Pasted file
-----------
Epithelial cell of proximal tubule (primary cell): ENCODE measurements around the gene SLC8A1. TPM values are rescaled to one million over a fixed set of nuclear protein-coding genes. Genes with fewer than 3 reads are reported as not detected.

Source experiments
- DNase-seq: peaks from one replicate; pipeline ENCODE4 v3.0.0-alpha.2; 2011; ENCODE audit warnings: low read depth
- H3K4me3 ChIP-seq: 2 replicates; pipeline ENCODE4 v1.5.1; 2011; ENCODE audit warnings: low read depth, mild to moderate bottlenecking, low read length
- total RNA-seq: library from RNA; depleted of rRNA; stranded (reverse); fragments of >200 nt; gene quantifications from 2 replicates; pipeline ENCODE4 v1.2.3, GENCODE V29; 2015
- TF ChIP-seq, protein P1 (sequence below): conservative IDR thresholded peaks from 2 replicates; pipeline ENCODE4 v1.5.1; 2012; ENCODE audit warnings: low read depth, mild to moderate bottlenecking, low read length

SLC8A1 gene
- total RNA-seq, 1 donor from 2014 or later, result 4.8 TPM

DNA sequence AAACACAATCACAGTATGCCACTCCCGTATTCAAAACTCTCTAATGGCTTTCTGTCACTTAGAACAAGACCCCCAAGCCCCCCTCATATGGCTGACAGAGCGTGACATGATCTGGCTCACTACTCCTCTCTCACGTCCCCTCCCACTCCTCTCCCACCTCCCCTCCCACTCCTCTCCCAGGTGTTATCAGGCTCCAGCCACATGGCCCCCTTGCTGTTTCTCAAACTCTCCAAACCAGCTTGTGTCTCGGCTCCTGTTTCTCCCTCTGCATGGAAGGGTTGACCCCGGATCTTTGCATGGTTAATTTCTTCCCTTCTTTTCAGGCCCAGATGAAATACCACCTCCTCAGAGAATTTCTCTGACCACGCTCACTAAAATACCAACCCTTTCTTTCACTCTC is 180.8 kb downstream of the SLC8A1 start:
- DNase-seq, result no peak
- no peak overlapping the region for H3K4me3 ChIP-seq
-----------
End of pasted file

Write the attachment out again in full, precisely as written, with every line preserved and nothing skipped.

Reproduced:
Epithelial cell of proximal tubule (primary cell): ENCODE measurements around the gene SLC8A1. TPM values are rescaled to one million over a fixed set of nuclear protein-coding genes. Genes with fewer than 3 reads are reported as not detected.

Source experiments
- DNase-seq: peaks from one replicate; pipeline ENCODE4 v3.0.0-alpha.2; 2011; ENCODE audit warnings: low read depth
- H3K4me3 ChIP-seq: 2 replicates; pipeline ENCODE4 v1.5.1; 2011; ENCODE audit warnings: low read depth, mild to moderate bottlenecking, low read length
- total RNA-seq: library from RNA; depleted of rRNA; stranded (reverse); fragments of >200 nt; gene quantifications from 2 replicates; pipeline ENCODE4 v1.2.3, GENCODE V29; 2015
- TF ChIP-seq, protein P1 (sequence below): conservative IDR thresholded peaks from 2 replicates; pipeline ENCODE4 v1.5.1; 2012; ENCODE audit warnings: low read depth, mild to moderate bottlenecking, low read length

SLC8A1 gene
- total RNA-seq, 1 donor from 2014 or later, result 4.8 TPM

DNA sequence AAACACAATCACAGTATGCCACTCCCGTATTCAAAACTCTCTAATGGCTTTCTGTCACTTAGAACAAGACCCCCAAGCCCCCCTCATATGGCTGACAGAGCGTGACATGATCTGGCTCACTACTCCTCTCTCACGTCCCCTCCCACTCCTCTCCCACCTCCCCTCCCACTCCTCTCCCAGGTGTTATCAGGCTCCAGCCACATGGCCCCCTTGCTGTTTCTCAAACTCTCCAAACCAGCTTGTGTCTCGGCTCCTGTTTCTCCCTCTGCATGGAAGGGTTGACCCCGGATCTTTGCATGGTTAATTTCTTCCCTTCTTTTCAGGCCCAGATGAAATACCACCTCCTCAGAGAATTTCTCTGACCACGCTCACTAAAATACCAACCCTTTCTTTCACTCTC is 180.8 kb downstream of the SLC8A1 start:
- DNase-seq, result no peak
- no peak overlapping the region for H3K4me3 ChIP-seq